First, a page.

you resource for all things shoegaze & dream pop.

you resource for all things shoegaze & dream pop.

14 October 2010

Interview: Rob Montejo of The Sky Drops and Smashing Orange.

The Sky Drops are Rob Montejo and Monika Bullette, a duo based in Delaware, and their amazing sound is often described as "gaze-grunge". After releasing the impressive Clouds of People EP in 2006 and the even more captivating full length, Bourgeois Beat, in 2009, these guys have created quite a buzz about themselves in the shoegaze and dream pop scene. With another EP on the way in the Spring of 2011, The Sky Drops are sure to capture the hearts of even more fans; When The Sun Hits is most certainly looking forward to that release with great anticipation.

If you are thinking that the name Rob Montejo sounds familiar, you'd be right, as he was one of the guitarists of the classic gazer band from the early 90's called Smashing Orange - a shoegaze band that rocked harder than most, and that had a fabulous 60's psychedelic edge that other bands of the time simply couldn't touch. Legendary stuff.

When The Sun Hits was thrilled to have the chance to interview Rob, since Smashing Orange is, without a doubt, representative of the best in classic shoegaze, and The Sky Drops are the cream of the crop, as far as the new wave of contemporaries is concerned. Enjoy the interview, and look for The Sky Drops' new EP next spring on Custom Made Music.

1. How were The Sky Drops formed? How did you guys meet? Why a duo?

After a year of performing with an acoustic guitar, I sorely missed plugging into my Jazzmaster and stomping on a Big Muff. I wanted to start a band that had a big sound and was heavy on harmonies. I had produced a song on Monika’s solo record and seen her play drums with Licorice Roots. The fact that she could sing and play drums seemed ideal, so I gave her call and asked if she was interested. Initially, there was a bass player in the picture, but she never showed up. We decided to work on songs anyway and realized soon after it sounded pretty good without a bass player. Why not continue as a duo, see what happens?

2. Do you feel like you guys are a part of the new shoegaze scene?

Yes and no. Although we are generally associated with the Nugaze scene, it’s not a snug fit by any stretch. I feel there’s quite a bit more breadth to what we’re doing.

3. Can you tell us what you've been working on and what you've got forthcoming in the near future (recording, tour, etc?)?

We recently finished an EP that was slated for an October release on vinyl on Custom Made Music. Just when I thought it was ready to go, I ended up finding my mixing job unacceptable, so it’s been bumped to Spring ’11. However, we’re going to release “Christmas Feels Like Halloween” (our original Christmas song) with a new song on Black Friday.

We’ve got a bunch of live dates coming up, including our Midwest tour October 7th – 16th. All of our upcoming shows can be found at theskydrops.com.

4. What sort of set up/gear do you use? What is the most important piece of gear for your sound (i.e. pedals, guitars, drums etc.)?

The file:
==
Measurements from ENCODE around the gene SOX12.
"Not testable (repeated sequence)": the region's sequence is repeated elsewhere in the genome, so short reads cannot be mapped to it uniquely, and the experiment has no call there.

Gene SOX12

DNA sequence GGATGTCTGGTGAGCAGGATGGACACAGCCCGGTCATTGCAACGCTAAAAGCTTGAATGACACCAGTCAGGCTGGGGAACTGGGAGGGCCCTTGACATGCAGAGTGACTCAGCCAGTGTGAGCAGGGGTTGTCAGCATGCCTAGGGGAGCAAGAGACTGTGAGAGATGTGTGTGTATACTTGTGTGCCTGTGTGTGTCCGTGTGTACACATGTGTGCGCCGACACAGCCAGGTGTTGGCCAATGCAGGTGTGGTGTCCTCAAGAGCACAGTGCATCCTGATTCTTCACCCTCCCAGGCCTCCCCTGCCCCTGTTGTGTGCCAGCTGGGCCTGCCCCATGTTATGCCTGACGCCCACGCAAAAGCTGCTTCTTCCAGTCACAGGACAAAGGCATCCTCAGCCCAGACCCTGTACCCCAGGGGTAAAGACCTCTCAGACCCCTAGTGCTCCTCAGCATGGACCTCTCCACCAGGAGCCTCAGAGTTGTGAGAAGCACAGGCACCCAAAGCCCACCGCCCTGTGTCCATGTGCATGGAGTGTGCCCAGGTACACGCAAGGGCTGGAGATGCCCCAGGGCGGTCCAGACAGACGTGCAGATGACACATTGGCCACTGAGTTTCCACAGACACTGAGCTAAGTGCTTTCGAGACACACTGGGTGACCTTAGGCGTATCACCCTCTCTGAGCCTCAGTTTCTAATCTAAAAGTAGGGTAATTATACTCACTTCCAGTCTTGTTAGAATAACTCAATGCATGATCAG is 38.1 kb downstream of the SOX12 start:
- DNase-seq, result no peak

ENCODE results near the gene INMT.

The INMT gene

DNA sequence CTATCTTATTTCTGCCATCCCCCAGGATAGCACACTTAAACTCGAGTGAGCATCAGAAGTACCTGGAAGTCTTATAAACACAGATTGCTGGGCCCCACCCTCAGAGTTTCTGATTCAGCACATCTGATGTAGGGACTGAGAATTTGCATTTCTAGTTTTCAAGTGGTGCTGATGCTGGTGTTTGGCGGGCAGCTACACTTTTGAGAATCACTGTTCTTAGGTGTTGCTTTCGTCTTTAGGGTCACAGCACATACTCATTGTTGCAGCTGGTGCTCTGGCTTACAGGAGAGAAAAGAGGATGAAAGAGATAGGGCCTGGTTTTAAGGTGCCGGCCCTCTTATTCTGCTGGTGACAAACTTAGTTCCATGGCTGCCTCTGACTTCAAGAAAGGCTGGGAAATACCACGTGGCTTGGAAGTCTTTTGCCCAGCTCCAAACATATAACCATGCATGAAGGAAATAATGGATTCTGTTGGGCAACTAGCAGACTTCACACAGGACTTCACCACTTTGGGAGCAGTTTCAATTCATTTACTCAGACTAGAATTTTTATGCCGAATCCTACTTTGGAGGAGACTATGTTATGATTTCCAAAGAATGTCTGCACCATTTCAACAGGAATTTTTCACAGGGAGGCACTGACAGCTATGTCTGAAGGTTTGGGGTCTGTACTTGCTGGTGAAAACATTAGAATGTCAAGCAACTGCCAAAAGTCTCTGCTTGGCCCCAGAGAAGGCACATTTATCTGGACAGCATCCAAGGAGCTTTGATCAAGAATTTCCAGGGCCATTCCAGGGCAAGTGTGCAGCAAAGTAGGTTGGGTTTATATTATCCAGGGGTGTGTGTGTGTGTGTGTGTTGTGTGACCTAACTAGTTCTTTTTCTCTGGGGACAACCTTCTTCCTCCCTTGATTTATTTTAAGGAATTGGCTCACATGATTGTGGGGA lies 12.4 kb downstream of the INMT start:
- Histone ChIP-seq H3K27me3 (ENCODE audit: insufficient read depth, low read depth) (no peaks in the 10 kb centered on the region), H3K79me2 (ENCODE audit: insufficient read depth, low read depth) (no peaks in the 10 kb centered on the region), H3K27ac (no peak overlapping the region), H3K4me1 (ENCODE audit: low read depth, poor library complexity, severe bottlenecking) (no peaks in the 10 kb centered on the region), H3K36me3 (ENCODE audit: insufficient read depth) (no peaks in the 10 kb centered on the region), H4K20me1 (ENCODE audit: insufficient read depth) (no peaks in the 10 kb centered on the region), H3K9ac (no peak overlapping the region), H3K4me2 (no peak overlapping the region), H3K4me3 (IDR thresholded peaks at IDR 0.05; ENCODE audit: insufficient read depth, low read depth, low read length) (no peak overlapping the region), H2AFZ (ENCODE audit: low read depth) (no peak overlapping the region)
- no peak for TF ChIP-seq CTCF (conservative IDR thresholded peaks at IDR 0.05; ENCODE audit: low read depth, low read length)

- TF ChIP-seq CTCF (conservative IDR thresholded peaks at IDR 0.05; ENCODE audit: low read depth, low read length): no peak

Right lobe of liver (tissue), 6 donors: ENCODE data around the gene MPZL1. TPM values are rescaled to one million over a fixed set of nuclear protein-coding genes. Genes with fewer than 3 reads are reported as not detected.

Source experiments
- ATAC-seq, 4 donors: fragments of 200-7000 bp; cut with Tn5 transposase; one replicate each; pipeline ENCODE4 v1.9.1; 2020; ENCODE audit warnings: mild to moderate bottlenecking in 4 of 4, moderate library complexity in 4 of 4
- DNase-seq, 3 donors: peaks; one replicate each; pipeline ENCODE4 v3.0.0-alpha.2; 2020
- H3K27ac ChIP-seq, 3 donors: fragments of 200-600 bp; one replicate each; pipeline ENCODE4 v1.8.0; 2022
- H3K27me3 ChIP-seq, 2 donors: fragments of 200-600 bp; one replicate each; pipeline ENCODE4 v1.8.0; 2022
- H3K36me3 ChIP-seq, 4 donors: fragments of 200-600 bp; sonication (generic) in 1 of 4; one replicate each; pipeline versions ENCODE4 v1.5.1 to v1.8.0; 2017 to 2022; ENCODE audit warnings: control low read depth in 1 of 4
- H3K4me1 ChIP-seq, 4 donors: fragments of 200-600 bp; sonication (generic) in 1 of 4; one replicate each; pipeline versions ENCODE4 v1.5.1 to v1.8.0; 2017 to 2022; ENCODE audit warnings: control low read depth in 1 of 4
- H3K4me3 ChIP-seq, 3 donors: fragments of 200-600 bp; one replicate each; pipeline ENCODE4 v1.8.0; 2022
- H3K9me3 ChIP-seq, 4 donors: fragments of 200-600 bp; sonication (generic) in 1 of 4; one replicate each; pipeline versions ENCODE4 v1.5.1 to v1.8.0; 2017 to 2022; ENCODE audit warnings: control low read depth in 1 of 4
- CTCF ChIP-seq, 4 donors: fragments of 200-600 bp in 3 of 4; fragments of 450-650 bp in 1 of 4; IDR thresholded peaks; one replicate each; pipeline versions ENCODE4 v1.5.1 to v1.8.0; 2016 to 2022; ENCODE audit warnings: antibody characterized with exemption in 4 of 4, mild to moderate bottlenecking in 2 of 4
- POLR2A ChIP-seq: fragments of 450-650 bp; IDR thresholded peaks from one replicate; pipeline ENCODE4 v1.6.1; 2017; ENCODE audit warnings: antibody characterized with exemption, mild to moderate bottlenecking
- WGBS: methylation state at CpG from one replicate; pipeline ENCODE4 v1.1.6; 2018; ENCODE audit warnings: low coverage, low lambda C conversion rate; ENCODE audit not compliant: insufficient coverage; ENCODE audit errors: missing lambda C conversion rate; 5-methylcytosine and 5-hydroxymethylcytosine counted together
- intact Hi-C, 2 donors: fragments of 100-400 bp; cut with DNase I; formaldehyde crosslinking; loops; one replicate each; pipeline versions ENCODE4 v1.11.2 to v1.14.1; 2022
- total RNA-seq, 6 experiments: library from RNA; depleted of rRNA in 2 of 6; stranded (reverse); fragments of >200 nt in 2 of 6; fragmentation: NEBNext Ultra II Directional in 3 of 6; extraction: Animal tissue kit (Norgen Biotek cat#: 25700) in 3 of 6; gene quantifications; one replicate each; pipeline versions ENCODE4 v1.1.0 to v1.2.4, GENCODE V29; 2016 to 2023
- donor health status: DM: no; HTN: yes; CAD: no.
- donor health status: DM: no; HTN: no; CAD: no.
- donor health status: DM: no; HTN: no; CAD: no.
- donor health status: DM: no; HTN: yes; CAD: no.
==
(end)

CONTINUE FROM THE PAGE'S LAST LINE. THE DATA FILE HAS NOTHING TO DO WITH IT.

The most important part of my set up is playing through two amps simultaneously. The best combination that works for me is a Fender Blues Deville and a Hiwatt Custom 100 through a closed-back 2x12 loaded with Fanes.

Secondly, and just as important, each amp has its own chain of pedals. This allows me to create a tonally and sonically wide sound with a nice broad brush.


5. What shoegaze/dream pop bands (if any, or whoever) have most influenced your work?


Syd Barrett, the original shoegazer.


6. Tell us a little about what you are currently into (bands, books, films, etc)?

I’m reading Cold Mountain by Charles Frazier. I dig Surfer Blood.

7. Can we expect to see a Sky Drops release in the future?

A vinyl EP on Custom Made Music, Spring ’11.


8. What do you think of modern shoegaze/dream pop artists, any favorites?

Unfortunately, most of the new bands I’ve seen and heard are way too focused on being a retread or tribute band. I wish more bands wielding the “shoegaze” and/or “noise pop” sound would find their own voice and create something unique. How many more times can we hear the next Loveless or Psychocandy?

Enough already, please stop it.


9. Why did Smashing Orange split up?

The band had run its creative course, and the desire to be something special was dead. I finally realized I could not shoulder an elephant of complacency and move forward. I needed to grow.

10. Do you think modern bands realize who Smashing Orange were and their importance, and will there ever be a reunion?

I think there are a few people out there that remember Smashing Orange. The early releases were exciting and fresh. We were doing “shoegaze” with a 60's psychedelic bend.

There was a time when the live shows were spectacular -- no one could fuck with us. A reunion? No.



4 comments:

  1. amber. when the sun hits.October 14, 2010 at 4:09 PM

    i love the barrett comment...i totally agree. we have a special guest writer working on a feature about that very subject right now!

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  2. Excellent, I love Smashing Orange, and I find that Barrett comment very interesting...I need to hear more of his music to understand.

    Fantastic blog! Probably my new favorite. Great job.

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  3. found their cd in pawnshop yesterday in Salisbury, md.... very few bands get signed to a major label from DELAWARE.... PRETTY GOOD CD. Remember the Caulfields??

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